MILK : Every Woman’s Marathon; running on your period

MILK : Every Woman’s Marathon; running on your period

Training for a marathon is a huge undertaking, and as a female distance runner, your menstrual cycle can provide an added challenge or secret weapon depending on how you look at it. Your period can affect how excited you are for your interval workout, how bloated you feel when carb-loading, and even what pair of shorts you may want to wear on race day.

Knowing where you are in your cycle and how to adapt your training plan can help get you through the marathon build-up and set you up for success when your period surprises you on race day (because we all know that is bound to happen). This may be a refresher to 6th-grade health class but let’s start with the cycle basics:

Embrace the Flow: Understanding the Menstrual Phase

During the first few days of your period, you might experience cramps, fatigue, and bloating. It’s okay to acknowledge these symptoms and adjust your training plan accordingly. Consider scheduling lighter runs or incorporating more rest days. Your body is doing a lot of work, so listen to it. 

Harness the Power: The Follicular Phase

The days following your period leading up to ovulation can be a fantastic time for training. Increased estrogen levels often lead to higher energy and strength. This phase is optimal for pushing your limits with longer runs and high-intensity workouts. Take advantage of this natural boost to tackle that daunting long run or harder workout.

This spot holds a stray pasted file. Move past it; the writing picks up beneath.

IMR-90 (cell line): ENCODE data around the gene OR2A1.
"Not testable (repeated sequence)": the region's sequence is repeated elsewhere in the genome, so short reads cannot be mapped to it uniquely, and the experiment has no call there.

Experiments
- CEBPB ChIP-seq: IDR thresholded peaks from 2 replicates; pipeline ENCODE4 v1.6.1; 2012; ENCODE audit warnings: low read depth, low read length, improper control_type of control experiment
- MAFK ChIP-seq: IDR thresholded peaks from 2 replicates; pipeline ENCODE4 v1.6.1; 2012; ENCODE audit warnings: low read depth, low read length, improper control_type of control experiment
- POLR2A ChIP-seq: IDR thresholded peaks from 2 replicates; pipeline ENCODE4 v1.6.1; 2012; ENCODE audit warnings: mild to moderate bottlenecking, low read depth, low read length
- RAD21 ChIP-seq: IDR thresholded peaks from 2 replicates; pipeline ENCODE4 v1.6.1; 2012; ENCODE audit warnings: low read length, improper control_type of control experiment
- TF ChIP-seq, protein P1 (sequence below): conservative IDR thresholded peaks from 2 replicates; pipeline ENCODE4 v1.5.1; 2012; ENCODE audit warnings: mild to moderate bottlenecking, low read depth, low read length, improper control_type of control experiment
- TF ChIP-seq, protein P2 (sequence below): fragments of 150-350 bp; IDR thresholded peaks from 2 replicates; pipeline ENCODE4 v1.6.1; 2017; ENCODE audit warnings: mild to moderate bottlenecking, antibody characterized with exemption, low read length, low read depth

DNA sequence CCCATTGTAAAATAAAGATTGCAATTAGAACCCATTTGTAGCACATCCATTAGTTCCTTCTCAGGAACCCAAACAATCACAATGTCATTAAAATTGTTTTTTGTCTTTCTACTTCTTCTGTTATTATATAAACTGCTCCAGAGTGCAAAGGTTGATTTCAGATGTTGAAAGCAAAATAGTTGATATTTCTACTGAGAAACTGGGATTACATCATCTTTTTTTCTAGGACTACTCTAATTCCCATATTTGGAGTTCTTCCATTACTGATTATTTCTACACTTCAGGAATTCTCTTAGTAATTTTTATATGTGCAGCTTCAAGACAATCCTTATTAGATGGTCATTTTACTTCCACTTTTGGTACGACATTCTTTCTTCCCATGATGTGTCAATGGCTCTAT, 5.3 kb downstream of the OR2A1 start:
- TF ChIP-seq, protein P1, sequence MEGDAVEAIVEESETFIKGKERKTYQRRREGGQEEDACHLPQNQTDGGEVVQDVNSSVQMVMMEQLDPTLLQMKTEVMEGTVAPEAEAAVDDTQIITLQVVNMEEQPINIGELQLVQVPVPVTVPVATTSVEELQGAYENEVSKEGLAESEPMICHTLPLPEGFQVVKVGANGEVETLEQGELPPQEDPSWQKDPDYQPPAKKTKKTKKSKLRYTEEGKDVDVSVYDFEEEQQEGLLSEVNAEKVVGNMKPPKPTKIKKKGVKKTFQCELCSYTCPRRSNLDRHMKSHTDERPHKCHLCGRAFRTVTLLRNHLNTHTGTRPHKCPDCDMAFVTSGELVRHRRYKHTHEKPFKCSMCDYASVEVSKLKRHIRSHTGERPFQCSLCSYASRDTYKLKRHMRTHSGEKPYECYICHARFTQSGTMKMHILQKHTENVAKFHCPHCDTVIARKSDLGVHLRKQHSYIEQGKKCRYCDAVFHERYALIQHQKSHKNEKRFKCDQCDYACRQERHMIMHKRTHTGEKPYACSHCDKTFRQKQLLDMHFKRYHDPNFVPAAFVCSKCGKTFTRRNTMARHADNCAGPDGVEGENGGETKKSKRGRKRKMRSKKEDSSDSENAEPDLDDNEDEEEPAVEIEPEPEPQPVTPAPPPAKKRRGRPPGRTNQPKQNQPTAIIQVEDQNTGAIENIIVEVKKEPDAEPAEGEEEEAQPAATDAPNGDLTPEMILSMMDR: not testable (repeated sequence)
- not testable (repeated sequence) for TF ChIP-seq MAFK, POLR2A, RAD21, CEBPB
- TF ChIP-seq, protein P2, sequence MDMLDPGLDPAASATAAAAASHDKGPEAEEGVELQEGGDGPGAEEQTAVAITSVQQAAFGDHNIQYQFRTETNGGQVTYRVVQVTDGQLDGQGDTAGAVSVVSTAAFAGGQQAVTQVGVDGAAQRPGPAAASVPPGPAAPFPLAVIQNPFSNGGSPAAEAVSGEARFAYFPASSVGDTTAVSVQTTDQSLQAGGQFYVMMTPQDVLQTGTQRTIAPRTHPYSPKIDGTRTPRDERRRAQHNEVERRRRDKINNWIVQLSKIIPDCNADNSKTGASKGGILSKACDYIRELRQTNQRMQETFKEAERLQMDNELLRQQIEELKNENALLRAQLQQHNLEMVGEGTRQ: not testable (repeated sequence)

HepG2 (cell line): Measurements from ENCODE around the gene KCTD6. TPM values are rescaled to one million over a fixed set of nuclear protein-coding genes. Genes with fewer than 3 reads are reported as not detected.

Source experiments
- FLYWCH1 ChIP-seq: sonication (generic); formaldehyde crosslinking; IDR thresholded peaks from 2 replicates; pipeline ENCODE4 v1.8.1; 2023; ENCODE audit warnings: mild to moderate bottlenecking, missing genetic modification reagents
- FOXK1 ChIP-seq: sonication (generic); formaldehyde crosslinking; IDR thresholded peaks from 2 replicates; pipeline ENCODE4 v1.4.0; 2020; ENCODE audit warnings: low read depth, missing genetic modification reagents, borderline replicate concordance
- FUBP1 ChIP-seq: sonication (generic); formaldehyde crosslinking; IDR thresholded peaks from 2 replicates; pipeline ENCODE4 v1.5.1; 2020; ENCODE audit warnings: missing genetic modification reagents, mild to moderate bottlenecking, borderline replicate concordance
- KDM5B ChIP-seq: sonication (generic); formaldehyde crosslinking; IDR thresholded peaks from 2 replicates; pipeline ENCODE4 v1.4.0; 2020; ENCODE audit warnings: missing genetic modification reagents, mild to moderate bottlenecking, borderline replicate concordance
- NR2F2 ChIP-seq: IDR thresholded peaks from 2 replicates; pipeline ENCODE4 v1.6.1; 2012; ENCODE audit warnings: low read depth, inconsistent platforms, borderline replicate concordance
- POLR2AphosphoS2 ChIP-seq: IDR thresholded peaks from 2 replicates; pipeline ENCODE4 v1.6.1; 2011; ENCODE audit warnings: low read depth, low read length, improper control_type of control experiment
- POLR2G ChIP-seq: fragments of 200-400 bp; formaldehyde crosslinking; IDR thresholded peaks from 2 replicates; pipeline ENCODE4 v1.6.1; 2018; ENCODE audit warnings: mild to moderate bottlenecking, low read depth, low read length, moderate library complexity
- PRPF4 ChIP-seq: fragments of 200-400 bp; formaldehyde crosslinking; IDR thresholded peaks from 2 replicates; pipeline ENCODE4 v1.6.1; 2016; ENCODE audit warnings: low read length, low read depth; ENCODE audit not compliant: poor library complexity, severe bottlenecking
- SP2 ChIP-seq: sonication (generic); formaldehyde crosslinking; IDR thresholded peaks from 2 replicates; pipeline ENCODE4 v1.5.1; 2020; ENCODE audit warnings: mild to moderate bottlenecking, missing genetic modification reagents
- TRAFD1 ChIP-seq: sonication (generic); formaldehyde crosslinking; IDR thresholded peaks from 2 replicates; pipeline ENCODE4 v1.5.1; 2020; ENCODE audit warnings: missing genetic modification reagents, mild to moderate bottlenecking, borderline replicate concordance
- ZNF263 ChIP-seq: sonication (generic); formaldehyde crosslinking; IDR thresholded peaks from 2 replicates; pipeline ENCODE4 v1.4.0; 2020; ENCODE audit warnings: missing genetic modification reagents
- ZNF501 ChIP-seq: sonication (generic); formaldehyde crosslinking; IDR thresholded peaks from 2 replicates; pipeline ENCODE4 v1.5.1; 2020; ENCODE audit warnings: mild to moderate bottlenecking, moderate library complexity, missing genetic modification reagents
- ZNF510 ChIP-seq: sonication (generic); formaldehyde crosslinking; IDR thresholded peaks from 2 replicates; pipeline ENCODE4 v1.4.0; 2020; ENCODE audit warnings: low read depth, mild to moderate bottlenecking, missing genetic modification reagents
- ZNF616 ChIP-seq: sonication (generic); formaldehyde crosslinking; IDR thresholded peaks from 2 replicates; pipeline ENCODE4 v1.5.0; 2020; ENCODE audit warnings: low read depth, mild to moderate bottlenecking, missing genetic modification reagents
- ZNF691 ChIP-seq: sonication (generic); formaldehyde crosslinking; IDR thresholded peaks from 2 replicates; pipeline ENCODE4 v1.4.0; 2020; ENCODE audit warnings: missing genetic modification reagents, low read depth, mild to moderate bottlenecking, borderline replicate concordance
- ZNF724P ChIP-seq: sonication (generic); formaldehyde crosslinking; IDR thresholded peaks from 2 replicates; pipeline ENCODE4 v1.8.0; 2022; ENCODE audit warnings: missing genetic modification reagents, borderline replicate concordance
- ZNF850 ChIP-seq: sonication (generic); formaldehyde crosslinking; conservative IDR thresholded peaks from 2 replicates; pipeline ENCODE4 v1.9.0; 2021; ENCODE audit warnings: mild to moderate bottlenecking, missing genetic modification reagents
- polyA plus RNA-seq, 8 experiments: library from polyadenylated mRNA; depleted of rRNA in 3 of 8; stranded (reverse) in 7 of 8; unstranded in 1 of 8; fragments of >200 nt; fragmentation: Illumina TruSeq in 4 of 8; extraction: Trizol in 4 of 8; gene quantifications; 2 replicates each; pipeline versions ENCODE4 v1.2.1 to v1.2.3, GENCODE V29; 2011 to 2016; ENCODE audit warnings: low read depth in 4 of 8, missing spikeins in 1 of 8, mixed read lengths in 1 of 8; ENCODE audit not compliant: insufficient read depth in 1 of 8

Beware the Mid-Cycle Dip: Ovulation

Ovulation occurs around the middle of your cycle. Some women feel a surge of energy, while others might experience discomfort or pain. Pay attention to how you feel and be flexible with your training. Maybe that pace that was so easy to hit last week is a slog. If you’re not feeling your best, it’s perfectly fine to scale back a bit. Take off the Garmin so you are not tempted to compare workouts, find a friend to keep you company for some slower miles, or pick a route that is more scenic so you can slow down and focus on the view.

The Luteal Phase: Preparing for the Long Run

As you move into the luteal phase, progesterone levels rise. You might notice increased body temperature, fluid retention, and mood swings. These changes can affect your endurance and overall performance. Focus on moderate-intensity workouts and prioritize hydration and nutrition. Eating a balanced diet rich in complex carbohydrates, lean proteins, and healthy fats can help manage these symptoms. This is a great time to check in with your body and make sure that you are fueling well.

Injury Prevention: Be Proactive

Some studies suggest that hormonal fluctuations during your cycle can impact ligament laxity, potentially increasing your risk of injury. Strength training and flexibility exercises can help keep you injury-free along with a proper warm-up and cool down. 

Mental Health: Stay Positive